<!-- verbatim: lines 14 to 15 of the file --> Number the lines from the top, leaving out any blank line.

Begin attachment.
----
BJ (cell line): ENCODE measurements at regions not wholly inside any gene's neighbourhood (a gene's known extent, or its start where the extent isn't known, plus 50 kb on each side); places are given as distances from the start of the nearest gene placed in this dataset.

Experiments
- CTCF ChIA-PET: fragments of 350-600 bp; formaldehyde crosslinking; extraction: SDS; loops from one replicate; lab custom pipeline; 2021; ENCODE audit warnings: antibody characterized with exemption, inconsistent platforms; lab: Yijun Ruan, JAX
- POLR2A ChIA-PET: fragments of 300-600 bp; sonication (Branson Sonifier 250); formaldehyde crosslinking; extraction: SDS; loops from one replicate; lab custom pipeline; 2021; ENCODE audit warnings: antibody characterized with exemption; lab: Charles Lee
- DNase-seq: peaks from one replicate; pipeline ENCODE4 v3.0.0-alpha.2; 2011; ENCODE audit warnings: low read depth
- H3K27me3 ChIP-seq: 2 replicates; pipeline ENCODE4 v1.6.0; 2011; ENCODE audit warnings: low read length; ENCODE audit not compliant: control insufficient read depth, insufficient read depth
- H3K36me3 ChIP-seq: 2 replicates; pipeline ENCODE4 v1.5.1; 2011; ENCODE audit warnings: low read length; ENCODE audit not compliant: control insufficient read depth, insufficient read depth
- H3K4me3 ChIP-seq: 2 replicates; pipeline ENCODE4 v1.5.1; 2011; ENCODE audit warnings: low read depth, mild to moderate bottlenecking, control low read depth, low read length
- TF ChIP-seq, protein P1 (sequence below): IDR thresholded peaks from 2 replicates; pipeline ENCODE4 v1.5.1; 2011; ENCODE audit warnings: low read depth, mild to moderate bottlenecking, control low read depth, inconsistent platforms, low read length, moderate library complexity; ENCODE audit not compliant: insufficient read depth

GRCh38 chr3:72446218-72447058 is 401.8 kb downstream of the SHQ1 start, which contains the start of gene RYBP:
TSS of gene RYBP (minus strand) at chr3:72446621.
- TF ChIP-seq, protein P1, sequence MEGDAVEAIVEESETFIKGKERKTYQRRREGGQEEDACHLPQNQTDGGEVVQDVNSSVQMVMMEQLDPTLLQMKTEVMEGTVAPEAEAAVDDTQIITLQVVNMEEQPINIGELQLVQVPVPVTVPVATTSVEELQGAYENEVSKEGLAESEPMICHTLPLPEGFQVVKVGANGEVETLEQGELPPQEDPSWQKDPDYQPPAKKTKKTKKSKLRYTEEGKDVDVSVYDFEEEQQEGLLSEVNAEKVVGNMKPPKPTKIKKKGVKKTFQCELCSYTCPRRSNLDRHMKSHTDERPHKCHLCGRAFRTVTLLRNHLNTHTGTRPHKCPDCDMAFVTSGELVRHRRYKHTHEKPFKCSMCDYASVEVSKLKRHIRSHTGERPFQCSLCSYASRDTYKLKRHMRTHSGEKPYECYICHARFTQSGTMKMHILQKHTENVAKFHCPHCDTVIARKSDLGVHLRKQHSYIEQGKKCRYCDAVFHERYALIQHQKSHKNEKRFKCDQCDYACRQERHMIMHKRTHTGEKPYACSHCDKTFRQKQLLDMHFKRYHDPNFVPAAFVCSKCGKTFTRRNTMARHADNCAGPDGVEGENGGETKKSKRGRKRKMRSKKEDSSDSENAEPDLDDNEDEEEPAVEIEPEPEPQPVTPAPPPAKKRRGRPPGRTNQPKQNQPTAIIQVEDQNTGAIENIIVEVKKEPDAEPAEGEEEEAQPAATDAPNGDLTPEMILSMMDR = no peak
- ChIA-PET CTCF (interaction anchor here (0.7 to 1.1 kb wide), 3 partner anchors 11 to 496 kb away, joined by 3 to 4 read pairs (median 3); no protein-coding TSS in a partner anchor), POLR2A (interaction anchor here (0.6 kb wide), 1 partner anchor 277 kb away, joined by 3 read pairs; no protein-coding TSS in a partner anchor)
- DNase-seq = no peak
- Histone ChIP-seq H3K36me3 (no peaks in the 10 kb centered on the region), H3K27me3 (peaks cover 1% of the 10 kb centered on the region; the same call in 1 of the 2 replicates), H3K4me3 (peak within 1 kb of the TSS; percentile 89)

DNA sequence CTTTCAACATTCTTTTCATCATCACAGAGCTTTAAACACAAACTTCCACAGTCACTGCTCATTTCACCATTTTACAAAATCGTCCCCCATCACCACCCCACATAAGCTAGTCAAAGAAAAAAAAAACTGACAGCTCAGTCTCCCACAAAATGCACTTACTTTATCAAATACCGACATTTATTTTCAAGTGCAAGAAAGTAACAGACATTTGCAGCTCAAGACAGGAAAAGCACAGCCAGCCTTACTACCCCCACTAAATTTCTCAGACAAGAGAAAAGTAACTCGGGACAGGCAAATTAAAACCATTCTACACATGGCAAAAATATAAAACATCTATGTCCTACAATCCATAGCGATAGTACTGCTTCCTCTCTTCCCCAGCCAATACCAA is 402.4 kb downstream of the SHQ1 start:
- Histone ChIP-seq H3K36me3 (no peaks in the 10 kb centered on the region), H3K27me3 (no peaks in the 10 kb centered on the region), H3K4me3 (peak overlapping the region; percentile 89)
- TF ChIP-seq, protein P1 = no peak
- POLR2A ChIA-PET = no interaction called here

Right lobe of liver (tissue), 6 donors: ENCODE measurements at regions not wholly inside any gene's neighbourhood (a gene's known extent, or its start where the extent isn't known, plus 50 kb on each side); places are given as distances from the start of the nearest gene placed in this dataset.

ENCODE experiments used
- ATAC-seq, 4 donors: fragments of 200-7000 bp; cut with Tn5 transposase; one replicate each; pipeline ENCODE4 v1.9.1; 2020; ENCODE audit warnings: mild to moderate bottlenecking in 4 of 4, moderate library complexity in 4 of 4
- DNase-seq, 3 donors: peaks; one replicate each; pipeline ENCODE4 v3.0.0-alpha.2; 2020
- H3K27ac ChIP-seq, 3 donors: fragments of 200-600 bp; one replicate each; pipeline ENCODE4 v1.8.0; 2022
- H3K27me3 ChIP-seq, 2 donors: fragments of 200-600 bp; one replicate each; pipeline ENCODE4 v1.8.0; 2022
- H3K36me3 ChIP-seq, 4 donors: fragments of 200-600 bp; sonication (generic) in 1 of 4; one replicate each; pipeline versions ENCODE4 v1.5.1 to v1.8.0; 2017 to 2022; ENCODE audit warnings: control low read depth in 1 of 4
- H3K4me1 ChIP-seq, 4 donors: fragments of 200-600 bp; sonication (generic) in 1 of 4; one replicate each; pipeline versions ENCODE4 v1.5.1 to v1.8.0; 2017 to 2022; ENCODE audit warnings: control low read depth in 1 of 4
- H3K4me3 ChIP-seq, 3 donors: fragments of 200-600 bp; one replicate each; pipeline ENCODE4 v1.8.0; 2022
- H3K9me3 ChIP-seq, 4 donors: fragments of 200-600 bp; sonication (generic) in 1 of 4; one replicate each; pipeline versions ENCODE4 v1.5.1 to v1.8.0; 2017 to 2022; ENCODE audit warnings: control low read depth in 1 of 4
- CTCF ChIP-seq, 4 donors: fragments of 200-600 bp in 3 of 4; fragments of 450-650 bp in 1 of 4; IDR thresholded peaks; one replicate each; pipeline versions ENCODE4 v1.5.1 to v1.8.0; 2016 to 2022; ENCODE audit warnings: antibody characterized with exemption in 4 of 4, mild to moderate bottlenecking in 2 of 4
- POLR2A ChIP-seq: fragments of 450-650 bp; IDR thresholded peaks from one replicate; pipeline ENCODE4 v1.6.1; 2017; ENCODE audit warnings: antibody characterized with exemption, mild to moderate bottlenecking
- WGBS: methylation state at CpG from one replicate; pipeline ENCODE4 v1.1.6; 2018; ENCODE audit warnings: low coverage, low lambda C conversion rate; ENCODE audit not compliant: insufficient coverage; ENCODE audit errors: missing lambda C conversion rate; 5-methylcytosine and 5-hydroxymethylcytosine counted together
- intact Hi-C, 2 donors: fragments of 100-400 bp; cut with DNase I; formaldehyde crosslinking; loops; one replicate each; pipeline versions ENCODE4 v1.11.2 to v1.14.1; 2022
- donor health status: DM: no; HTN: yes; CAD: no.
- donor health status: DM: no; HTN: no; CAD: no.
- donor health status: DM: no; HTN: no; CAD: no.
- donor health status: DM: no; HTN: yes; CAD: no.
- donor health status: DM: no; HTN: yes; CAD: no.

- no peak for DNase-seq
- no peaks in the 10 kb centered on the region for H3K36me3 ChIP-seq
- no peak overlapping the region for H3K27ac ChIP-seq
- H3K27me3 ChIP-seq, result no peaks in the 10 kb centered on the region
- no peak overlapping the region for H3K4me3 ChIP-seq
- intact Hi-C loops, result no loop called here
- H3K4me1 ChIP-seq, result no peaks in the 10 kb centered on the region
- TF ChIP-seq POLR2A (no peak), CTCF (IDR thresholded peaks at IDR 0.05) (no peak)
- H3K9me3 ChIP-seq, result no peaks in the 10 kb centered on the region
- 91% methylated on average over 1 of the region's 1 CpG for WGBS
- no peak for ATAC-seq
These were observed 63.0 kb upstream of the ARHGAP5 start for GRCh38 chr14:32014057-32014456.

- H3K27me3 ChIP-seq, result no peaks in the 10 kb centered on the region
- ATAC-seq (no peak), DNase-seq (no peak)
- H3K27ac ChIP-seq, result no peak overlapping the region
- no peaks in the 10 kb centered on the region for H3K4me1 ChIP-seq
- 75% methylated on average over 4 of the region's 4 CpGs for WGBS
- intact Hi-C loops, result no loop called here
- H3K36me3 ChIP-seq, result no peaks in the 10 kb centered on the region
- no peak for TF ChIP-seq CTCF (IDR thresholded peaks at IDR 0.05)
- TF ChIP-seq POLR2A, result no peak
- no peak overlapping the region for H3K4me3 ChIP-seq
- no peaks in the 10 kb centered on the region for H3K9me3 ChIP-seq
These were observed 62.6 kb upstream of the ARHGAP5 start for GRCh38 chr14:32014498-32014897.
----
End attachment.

- DNase-seq = no peak
- Histone ChIP-seq H3K36me3 (no peaks in the 10 kb centered on the region), H3K27me3 (peaks cover 1% of the 10 kb centered on the region; the same call in 1 of the 2 replicates), H3K4me3 (peak within 1 kb of the TSS; percentile 89)